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Going Off the Fiscal Cliff with Pocket's Full of Someone Else's Money

Floor Speech

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Date:
Location: Unknown

Mr. POE of Texas. Mr. Speaker, ``We don't have a trillion-dollar debt because we haven't taxed enough; we have a trillion-dollar debt because we spend too much.'' That was Ronald Reagan in 1982.

President Reagan went on to lead America out of a recession, but history has a way of repeating itself. Somehow, Washington never gets the message, and here we are, 30 years later on the brink of another crisis on New Year's Eve, still addicted to spending money. Now we are over $16 trillion in debt. President Reagan's words and principles remain true today, and they were true when he said them: the problem is spending money.

Mr. Speaker, the American people know this. Why doesn't the Federal Government and Congress understand it? Why? Because Washington is obsessed with spending someone else's money. It's the arrogance of power that Congress spends the people's money without regard to how this obsession affects those very people.

When American families are in debt, they sacrifice and they cut spending, whether that means taking one less family vacation or fewer presents under the Christmas tree. Homes across the fruited plain are feeling the pain of the economic squeeze in their wallets, and they adjust accordingly, because that's what happens when times are tough. American families don't have a limited credit card like Congress does.

The people are angry because they wonder why reckless Washington can't do the same. I hear that message every day from southeast Texans. These citizens are wiser than the tax-and-spendocrats here in Washington, D.C. Let me share a few of those straight-talking Texans' words with you.

Michael says this:

You can't have the cookies without the milk. Tax reform and spending cuts, not one without the other.

Hubert from Baytown, Texas, says this:

Our children and grandchildren will have to recover from reckless spending. Washington has a spending problem, not a taxing problem.

Jeff says:

You don't become fiscally responsible by continued increases in your credit card spending limit. Folks in Congress need to quit running from the hard choices and stop burying our children and grandchildren in debt.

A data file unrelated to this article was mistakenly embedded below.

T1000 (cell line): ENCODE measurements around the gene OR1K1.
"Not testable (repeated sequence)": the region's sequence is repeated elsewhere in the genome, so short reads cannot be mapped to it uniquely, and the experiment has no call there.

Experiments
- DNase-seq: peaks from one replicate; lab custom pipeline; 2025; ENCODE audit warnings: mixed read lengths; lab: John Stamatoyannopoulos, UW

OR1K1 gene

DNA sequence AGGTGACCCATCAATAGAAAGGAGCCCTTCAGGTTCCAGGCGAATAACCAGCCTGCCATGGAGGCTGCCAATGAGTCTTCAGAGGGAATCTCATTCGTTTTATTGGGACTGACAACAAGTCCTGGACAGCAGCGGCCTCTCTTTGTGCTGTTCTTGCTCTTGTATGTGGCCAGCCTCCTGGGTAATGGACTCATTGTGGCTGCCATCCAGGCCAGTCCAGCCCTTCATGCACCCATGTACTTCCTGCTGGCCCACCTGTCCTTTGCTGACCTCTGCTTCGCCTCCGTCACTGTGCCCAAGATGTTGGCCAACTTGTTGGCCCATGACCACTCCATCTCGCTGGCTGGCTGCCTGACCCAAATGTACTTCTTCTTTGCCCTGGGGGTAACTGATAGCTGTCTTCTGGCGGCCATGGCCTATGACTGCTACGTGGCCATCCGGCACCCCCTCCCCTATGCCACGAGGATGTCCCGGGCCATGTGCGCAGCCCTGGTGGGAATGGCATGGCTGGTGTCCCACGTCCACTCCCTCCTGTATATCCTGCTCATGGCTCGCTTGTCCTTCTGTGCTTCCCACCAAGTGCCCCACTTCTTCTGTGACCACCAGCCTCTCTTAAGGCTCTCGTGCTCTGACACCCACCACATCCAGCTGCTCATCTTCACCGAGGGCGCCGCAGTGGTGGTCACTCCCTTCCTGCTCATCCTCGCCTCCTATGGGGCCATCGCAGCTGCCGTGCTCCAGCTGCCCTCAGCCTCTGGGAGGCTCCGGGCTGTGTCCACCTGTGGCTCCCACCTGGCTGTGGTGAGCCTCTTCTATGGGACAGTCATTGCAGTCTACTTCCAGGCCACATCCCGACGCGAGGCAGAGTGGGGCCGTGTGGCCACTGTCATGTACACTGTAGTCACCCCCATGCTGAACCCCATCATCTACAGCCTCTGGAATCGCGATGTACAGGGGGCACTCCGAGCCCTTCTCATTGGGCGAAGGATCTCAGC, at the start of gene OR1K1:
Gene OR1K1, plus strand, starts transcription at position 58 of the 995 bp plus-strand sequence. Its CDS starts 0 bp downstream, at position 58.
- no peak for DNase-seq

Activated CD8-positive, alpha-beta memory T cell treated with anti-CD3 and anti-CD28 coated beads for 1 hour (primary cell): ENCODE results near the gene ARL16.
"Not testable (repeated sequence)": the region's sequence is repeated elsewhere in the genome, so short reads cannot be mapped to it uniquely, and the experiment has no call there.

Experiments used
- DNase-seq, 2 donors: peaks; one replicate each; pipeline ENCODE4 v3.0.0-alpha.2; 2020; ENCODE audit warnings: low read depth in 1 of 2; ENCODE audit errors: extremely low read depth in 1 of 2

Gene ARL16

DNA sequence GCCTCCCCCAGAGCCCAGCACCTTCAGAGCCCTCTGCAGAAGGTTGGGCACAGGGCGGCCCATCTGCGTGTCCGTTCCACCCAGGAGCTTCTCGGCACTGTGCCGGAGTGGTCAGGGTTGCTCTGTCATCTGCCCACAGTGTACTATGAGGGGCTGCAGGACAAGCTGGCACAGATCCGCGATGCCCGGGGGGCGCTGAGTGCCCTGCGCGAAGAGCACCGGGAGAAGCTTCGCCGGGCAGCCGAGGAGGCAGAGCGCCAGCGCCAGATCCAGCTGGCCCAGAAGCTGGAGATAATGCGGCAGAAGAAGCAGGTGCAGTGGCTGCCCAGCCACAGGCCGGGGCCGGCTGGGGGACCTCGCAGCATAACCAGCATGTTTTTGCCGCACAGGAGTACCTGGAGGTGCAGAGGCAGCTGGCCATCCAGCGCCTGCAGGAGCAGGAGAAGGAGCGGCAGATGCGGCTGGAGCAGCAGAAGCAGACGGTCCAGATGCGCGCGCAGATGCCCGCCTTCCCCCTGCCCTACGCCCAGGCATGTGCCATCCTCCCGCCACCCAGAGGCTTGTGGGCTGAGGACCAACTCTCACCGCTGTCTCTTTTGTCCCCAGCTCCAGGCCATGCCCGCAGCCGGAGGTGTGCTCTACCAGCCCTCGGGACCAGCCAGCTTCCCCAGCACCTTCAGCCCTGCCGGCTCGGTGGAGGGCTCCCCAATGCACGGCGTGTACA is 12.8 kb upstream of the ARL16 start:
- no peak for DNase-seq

David from Humble, Texas, said this:

This isn't really rocket science. Stop spending money we don't have, cut back on what we do spend, and stop sending money to our enemies.

Now there's a novel idea.

Paul from Beaumont said this:

We do not have a revenue problem; instead, we have a spending problem.

And it's been a spending problem for a long time.

Larry said:

If I'm out of cash, I stop spending. Perhaps Congress should do the same thing that I do in my house. When I don't have enough money, I quit spending. But Congress has its own printing press backed by the Chinese.

Ashley says:

Spending must be stopped. Just taking more from Americans will not fix this problem. Even if my direct taxes are not affected here, my employer's are. So what will that mean for me in the long run? I'm afraid I'm going to find out.

Yes, Ashley, you're going to find out here on New Year's Eve.

Jimmy from Crosby, Texas, says:

I'm fed up with them never agreeing to a budget and spending like there is no tomorrow. This out-of-control action has got to stop.

And, finally, Renee from Crosby, Texas, said:

Please demand that spending be cut; fraud, waste, and abuse in government spending be addressed before any new taxes be forced upon hardworking Americans.

Mr. Speaker, the American people, they actually do get it--at least those people who work and pay taxes. The backbone of America--the workers of America--say stop the spending obsession.

Mr. Speaker, the problem is spending. We got here by spending too much, not by taxing too little. We're going off the cliff with our pockets full of somebody else's money.

And that's just the way it is.


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